2 http://grammarist.com/spelling/buses-busses/
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You'll find that in Berlin especially you won't be asked for your ticket whenever you board your bus or U-Bahn train. I wasn't asked for a ticket at any point, although it is polite to show it to your driver if you are boarding your bus at the front.

Inspectors are often disguised though, on my U-Bahn to the airport the inspectors unzipped their jackets to reveal ID tags and started asking for tickets in the middle of the carriage. It was all rather dramatic.

An AB ticket is probably all you need, I had a five day ABC ticket and allowed me on pretty much all public transport throughout Berlin - Bus, train, S-Bahn. Getting around Berlin is easy, most hotels will offer you a travel map and train lines/bus routes are often marked on there.

Most German'sGermans speak English, and there are a lot of signs in English. I never felt lost and I travelled alone.

Do note: Always remember to stamp your ticket after you have purchased it. There are stamp machines on the trains and bussesbuses, if you don't stamp your ticket it will not be valid and inspectors will charge you a penalty. You only need to stamp it once for it to be valid (not every time you get on a bus/train).

You'll find that in Berlin especially you won't be asked for your ticket whenever you board your bus or U-Bahn train. I wasn't asked for a ticket at any point, although it is polite to show it to your driver if you are boarding your bus at the front.

Inspectors are often disguised though, on my U-Bahn to the airport the inspectors unzipped their jackets to reveal ID tags and started asking for tickets in the middle of the carriage. It was all rather dramatic.

An AB ticket is probably all you need, I had a five day ABC ticket and allowed me on pretty much all public transport throughout Berlin - Bus, train, S-Bahn. Getting around Berlin is easy, most hotels will offer you a travel map and train lines/bus routes are often marked on there.

Most German's speak English, and there are a lot of signs in English. I never felt lost and I travelled alone.

Do note: Always remember to stamp your ticket after you have purchased it. There are stamp machines on the trains and busses, if you don't stamp your ticket it will not be valid and inspectors will charge you a penalty. You only need to stamp it once for it to be valid (not every time you get on a bus/train).

You'll find that in Berlin especially you won't be asked for your ticket whenever you board your bus or U-Bahn train. I wasn't asked for a ticket at any point, although it is polite to show it to your driver if you are boarding your bus at the front.

Inspectors are often disguised though, on my U-Bahn to the airport the inspectors unzipped their jackets to reveal ID tags and started asking for tickets in the middle of the carriage. It was all rather dramatic.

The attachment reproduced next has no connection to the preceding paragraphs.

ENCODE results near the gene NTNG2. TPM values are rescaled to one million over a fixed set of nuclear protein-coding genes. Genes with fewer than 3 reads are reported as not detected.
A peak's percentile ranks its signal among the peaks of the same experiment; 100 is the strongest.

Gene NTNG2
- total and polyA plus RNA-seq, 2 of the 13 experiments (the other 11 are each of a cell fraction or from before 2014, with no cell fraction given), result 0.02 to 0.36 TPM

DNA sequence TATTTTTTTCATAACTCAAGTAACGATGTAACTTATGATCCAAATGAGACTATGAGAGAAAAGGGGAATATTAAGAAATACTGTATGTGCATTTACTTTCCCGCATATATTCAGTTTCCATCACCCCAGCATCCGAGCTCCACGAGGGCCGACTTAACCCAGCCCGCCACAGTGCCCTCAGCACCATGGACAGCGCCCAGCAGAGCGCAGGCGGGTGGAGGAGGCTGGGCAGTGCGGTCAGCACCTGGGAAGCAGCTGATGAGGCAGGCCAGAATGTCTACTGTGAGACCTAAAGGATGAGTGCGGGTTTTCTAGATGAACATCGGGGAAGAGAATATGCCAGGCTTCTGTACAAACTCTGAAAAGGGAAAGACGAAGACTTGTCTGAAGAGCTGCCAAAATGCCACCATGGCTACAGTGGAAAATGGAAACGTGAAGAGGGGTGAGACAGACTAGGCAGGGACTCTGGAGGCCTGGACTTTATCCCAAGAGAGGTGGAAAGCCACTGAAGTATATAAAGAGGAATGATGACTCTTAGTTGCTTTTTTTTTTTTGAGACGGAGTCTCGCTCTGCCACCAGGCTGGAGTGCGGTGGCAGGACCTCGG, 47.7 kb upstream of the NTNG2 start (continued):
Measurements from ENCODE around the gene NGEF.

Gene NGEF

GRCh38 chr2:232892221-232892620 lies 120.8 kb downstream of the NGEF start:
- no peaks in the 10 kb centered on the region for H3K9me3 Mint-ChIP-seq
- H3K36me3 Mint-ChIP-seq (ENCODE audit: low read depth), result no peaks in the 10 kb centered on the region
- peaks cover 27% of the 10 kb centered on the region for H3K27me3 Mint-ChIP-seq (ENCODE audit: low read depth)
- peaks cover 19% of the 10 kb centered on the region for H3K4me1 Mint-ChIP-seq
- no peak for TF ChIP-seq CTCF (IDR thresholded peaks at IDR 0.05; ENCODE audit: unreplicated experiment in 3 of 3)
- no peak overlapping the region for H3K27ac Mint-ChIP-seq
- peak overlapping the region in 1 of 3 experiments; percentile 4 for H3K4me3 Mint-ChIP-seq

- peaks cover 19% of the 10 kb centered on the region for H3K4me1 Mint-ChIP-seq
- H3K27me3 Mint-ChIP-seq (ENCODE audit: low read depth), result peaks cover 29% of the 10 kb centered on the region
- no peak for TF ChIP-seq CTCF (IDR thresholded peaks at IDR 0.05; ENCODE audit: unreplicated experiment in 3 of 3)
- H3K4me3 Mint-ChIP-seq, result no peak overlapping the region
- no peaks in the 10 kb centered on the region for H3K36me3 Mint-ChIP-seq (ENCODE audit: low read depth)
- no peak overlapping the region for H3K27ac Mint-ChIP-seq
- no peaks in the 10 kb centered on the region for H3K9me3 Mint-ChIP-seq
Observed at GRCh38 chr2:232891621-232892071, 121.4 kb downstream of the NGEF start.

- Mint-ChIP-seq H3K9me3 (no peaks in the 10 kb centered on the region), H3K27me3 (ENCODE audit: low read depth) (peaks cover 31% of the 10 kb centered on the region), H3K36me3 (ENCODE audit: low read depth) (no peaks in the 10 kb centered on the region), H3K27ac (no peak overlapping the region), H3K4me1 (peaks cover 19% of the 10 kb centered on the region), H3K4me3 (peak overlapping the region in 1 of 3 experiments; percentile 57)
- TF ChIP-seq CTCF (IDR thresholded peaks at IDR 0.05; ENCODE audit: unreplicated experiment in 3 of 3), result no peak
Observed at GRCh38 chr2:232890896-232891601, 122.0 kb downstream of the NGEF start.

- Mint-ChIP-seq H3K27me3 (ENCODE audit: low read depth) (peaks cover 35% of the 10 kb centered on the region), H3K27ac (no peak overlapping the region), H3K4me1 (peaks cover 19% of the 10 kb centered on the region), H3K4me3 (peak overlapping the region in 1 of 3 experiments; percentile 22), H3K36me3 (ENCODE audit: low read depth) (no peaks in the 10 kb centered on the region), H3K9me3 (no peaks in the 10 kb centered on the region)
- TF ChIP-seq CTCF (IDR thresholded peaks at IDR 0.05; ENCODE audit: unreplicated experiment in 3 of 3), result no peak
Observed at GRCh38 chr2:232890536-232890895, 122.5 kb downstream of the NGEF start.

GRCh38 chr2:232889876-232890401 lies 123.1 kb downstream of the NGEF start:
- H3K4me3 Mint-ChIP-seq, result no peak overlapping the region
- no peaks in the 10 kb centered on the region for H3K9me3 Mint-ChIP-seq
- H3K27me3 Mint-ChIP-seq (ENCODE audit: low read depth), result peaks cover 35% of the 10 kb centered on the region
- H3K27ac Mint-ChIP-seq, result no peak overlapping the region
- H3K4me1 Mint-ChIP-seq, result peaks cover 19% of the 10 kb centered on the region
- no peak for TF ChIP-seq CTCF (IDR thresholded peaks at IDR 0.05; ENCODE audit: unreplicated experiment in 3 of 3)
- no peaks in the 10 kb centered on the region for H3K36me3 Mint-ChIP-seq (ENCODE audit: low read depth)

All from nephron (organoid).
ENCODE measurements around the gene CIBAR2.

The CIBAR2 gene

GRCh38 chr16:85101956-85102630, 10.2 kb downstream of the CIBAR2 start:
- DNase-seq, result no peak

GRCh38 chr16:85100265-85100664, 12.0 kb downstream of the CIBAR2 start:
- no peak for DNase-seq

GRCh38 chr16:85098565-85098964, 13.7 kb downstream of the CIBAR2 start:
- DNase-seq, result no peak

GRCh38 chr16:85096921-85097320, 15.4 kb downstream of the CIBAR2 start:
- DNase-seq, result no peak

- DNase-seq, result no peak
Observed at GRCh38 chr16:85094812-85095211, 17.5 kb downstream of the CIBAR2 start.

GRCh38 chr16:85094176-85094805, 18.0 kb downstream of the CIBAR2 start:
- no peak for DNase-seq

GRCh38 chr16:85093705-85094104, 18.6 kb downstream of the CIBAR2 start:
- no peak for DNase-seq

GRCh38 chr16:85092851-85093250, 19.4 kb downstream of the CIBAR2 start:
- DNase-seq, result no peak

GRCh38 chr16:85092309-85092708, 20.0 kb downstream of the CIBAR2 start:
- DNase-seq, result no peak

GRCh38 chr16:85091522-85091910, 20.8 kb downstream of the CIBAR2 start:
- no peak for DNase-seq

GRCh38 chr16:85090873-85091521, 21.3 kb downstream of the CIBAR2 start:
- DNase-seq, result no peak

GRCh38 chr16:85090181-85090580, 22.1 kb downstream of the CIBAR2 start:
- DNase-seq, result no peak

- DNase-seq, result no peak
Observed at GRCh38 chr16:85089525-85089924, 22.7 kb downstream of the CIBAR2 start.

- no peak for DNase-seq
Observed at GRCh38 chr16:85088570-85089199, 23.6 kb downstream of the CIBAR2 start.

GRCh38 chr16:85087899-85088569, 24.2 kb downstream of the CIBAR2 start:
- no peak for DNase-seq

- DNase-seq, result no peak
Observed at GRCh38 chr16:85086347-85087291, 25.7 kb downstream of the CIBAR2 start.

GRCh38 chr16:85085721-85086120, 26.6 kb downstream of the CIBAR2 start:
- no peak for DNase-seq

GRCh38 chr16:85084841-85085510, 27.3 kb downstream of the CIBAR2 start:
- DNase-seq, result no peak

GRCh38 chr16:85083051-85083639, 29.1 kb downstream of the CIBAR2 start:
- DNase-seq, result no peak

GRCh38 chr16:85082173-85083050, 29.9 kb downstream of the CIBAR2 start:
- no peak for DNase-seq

An AB ticket is probably all you need, I had a five day ABC ticket and allowed me on pretty much all public transport throughout Berlin - Bus, train, S-Bahn. Getting around Berlin is easy, most hotels will offer you a travel map and train lines/bus routes are often marked on there.

Most Germans speak English, and there are a lot of signs in English. I never felt lost and I travelled alone.

Do note: Always remember to stamp your ticket after you have purchased it. There are stamp machines on the trains and buses, if you don't stamp your ticket it will not be valid and inspectors will charge you a penalty. You only need to stamp it once for it to be valid (not every time you get on a bus/train).

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source | link

You'll find that in Berlin especially you won't be asked for your ticket whenever you board your bus or U-Bahn train. I wasn't asked for a ticket at any point, although it is polite to show it to your driver if you are boarding your bus at the front.

Inspectors are often disguised though, on my U-Bahn to the airport the inspectors unzipped their jackets to reveal ID tags and started asking for tickets in the middle of the carriage. It was all rather dramatic.

An AB ticket is probably all you need, I had a five day ABC ticket and allowed me on pretty much all public transport throughout Berlin - Bus, train, S-Bahn. Getting around Berlin is easy, most hotels will offer you a travel map and train lines/bus routes are often marked on there.

Most German's speak English, and there are a lot of signs in English. I never felt lost and I travelled alone.

Do note: Always remember to stamp your ticket after you have purchased it. There are stamp machines on the trains and busses, if you don't stamp your ticket it will not be valid and inspectors will charge you a penalty. You only need to stamp it once for it to be valid (not every time you get on a bus/train).